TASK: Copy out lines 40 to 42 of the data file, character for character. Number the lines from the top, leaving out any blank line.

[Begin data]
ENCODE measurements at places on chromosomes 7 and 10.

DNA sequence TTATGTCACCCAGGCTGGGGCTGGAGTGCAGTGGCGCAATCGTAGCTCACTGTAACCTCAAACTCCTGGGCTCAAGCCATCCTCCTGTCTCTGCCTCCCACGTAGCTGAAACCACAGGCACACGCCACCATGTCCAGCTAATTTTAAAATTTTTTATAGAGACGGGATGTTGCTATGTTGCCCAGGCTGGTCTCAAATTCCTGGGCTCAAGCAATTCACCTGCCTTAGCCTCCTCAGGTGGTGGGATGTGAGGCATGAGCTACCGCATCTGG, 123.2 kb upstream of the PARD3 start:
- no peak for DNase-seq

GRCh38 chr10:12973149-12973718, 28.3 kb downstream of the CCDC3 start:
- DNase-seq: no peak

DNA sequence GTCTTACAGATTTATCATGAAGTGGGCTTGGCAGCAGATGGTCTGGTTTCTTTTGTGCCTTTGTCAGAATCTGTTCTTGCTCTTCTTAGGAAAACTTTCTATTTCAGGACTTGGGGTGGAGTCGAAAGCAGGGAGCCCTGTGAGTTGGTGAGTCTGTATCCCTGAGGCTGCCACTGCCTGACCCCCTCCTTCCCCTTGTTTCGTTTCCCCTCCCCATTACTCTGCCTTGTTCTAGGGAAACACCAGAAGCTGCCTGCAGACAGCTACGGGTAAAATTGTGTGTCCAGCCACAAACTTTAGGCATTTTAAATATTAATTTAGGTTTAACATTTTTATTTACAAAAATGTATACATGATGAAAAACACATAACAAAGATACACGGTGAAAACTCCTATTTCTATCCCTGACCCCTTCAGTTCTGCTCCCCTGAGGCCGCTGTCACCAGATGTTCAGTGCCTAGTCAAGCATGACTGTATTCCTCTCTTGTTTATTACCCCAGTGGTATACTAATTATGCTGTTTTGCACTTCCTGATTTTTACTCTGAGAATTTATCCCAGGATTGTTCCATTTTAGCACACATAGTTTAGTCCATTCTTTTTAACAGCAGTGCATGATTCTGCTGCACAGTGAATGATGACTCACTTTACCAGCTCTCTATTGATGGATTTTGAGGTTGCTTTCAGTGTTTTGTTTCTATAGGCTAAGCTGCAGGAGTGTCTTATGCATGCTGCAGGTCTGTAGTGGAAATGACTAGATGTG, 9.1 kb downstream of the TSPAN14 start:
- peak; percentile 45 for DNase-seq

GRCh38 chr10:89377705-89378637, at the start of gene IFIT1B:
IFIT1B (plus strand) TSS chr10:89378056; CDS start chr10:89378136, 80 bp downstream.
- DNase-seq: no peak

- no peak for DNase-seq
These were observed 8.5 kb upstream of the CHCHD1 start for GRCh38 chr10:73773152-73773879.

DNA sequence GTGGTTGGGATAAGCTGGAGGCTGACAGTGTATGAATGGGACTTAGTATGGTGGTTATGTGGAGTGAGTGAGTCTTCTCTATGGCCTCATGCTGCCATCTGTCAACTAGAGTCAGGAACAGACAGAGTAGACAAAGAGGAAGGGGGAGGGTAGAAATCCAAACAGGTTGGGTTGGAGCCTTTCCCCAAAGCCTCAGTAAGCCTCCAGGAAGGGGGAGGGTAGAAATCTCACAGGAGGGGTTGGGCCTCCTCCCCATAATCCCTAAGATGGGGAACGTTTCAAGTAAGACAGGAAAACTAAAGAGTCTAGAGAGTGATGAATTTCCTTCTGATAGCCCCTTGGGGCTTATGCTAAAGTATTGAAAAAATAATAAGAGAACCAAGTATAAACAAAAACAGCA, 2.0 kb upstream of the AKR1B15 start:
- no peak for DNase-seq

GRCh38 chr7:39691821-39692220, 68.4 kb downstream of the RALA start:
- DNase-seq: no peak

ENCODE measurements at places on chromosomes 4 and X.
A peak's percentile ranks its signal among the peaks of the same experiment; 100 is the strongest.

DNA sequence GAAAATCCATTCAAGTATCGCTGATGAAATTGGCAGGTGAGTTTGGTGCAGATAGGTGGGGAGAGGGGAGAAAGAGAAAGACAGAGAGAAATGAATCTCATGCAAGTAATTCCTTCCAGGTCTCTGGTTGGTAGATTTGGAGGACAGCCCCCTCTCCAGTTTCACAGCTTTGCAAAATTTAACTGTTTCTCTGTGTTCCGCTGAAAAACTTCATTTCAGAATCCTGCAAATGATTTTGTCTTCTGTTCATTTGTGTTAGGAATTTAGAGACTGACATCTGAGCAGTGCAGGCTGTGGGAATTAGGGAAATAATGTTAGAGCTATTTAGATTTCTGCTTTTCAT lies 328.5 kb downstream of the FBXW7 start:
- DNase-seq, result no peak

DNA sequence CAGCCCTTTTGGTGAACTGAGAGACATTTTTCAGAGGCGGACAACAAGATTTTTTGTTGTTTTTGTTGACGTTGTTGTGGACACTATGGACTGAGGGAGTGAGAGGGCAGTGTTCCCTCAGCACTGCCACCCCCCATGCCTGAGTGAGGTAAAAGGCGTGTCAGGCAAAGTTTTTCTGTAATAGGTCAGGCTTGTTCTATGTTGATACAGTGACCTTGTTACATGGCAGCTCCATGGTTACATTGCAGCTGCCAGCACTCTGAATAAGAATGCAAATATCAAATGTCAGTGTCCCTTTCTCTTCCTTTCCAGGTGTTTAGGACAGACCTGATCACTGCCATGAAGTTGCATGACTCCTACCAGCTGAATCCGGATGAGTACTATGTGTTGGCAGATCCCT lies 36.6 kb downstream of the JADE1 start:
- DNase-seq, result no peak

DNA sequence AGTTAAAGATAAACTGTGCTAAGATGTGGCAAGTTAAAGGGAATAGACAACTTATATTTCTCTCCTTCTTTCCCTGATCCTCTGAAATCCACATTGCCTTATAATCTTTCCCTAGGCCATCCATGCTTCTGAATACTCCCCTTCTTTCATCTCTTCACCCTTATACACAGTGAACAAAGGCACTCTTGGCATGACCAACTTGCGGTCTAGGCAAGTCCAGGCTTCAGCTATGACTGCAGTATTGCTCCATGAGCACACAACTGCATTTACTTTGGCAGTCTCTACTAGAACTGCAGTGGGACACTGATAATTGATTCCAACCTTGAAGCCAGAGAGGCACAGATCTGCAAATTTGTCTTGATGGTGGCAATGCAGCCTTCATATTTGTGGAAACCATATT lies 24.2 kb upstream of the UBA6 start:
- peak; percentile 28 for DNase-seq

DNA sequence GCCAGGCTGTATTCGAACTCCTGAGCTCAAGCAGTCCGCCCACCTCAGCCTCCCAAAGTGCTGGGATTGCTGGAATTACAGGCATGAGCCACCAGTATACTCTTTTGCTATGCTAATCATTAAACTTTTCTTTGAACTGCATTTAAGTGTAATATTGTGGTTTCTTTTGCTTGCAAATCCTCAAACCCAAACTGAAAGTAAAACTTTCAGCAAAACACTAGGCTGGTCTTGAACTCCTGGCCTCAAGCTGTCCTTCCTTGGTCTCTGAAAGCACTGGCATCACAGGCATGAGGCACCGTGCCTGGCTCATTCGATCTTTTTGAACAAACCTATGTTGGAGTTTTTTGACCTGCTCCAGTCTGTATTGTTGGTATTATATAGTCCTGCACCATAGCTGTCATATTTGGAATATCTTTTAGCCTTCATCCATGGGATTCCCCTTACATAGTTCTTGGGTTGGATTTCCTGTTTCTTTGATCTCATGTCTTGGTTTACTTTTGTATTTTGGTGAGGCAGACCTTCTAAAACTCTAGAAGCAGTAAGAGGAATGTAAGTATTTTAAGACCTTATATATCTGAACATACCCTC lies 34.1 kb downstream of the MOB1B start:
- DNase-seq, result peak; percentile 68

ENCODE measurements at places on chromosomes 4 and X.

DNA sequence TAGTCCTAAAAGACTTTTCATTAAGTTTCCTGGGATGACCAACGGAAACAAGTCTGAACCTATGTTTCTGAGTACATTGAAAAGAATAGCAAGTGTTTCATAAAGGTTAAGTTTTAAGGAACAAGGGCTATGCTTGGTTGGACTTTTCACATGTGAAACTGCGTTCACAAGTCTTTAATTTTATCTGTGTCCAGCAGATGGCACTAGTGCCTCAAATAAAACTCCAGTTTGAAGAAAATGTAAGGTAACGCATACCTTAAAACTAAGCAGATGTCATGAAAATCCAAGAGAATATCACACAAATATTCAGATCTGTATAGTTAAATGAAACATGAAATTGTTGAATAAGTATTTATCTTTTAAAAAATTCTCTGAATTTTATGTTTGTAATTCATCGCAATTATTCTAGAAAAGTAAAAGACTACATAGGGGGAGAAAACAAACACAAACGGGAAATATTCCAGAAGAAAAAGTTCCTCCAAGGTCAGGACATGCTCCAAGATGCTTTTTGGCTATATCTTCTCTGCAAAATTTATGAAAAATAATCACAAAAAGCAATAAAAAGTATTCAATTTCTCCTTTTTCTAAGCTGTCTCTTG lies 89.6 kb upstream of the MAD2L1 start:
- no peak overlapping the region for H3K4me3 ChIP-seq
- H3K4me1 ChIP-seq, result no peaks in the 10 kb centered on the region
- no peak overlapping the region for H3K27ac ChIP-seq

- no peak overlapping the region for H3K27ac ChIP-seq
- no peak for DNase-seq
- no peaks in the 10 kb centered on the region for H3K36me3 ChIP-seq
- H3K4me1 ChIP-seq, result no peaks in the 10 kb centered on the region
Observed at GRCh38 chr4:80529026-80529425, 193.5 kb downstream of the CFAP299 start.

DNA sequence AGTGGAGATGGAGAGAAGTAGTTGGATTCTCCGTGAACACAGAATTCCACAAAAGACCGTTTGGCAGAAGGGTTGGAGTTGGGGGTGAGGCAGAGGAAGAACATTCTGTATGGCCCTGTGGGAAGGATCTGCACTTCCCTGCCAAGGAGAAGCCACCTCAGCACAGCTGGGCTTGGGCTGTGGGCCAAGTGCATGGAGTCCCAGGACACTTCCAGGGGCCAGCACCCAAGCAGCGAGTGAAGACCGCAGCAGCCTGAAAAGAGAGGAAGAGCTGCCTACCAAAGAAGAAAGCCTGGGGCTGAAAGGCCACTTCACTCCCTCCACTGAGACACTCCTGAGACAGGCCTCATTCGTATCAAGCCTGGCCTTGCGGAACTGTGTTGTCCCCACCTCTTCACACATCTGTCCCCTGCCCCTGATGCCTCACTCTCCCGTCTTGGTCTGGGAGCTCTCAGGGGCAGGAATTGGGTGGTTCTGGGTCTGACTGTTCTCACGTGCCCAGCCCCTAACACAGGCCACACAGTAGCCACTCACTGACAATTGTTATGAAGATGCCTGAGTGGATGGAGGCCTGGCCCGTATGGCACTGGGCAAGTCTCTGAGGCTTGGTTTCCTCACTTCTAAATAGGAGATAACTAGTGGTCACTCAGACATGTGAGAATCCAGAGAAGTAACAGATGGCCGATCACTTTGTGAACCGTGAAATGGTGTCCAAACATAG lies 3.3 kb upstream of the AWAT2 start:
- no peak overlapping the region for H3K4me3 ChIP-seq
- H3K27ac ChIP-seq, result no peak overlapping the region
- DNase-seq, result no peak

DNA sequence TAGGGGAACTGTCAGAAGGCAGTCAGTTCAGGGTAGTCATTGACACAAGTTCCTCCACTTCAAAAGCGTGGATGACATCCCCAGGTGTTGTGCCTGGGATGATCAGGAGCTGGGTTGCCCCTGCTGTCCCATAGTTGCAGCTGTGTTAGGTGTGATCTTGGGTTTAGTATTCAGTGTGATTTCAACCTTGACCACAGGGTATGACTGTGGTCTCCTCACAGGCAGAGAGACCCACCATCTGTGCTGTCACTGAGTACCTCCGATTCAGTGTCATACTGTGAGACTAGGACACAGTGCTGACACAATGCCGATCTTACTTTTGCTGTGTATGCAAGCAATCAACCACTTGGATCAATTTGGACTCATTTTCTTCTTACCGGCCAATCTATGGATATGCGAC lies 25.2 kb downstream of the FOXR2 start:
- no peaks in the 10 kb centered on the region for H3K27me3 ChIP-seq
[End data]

- DNase-seq, result no peak

DNA sequence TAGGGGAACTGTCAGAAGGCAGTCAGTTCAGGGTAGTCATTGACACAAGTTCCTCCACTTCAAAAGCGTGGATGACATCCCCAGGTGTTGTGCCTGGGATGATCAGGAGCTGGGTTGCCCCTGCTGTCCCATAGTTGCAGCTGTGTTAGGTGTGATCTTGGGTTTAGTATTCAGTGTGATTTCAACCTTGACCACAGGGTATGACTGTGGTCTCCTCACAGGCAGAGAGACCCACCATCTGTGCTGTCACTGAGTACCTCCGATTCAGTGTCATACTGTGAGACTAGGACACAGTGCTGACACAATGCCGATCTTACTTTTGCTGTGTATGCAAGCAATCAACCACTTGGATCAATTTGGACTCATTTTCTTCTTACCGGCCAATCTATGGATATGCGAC lies 25.2 kb downstream of the FOXR2 start:
- no peaks in the 10 kb centered on the region for H3K27me3 ChIP-seq